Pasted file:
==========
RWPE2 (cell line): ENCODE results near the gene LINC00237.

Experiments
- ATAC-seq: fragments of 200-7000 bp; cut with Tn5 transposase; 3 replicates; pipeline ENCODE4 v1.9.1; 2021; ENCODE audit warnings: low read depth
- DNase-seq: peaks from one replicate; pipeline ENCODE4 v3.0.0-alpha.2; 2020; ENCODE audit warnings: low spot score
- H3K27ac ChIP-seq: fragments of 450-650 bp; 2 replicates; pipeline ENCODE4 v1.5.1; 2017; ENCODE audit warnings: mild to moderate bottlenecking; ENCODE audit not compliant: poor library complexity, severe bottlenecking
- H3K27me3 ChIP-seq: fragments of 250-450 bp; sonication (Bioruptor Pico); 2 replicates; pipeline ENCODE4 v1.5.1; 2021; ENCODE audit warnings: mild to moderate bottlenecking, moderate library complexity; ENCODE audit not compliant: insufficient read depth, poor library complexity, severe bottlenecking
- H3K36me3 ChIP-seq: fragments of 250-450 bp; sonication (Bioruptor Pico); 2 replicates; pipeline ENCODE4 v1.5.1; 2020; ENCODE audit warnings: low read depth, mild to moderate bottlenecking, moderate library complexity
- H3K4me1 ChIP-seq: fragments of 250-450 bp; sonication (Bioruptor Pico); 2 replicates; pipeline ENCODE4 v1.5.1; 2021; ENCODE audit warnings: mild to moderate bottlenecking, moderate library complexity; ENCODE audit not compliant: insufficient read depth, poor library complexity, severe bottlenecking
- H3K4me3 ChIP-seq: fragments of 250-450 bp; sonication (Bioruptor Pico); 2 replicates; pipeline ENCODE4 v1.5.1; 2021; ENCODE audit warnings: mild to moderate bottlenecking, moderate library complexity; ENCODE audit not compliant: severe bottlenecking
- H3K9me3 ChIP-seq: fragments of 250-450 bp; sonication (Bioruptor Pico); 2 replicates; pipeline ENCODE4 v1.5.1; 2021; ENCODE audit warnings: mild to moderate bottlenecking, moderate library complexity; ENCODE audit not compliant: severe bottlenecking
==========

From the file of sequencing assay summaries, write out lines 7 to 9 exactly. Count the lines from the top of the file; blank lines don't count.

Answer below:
- H3K36me3 ChIP-seq: fragments of 250-450 bp; sonication (Bioruptor Pico); 2 replicates; pipeline ENCODE4 v1.5.1; 2020; ENCODE audit warnings: low read depth, mild to moderate bottlenecking, moderate library complexity
- H3K4me1 ChIP-seq: fragments of 250-450 bp; sonication (Bioruptor Pico); 2 replicates; pipeline ENCODE4 v1.5.1; 2021; ENCODE audit warnings: mild to moderate bottlenecking, moderate library complexity; ENCODE audit not compliant: insufficient read depth, poor library complexity, severe bottlenecking
- H3K4me3 ChIP-seq: fragments of 250-450 bp; sonication (Bioruptor Pico); 2 replicates; pipeline ENCODE4 v1.5.1; 2021; ENCODE audit warnings: mild to moderate bottlenecking, moderate library complexity; ENCODE audit not compliant: severe bottlenecking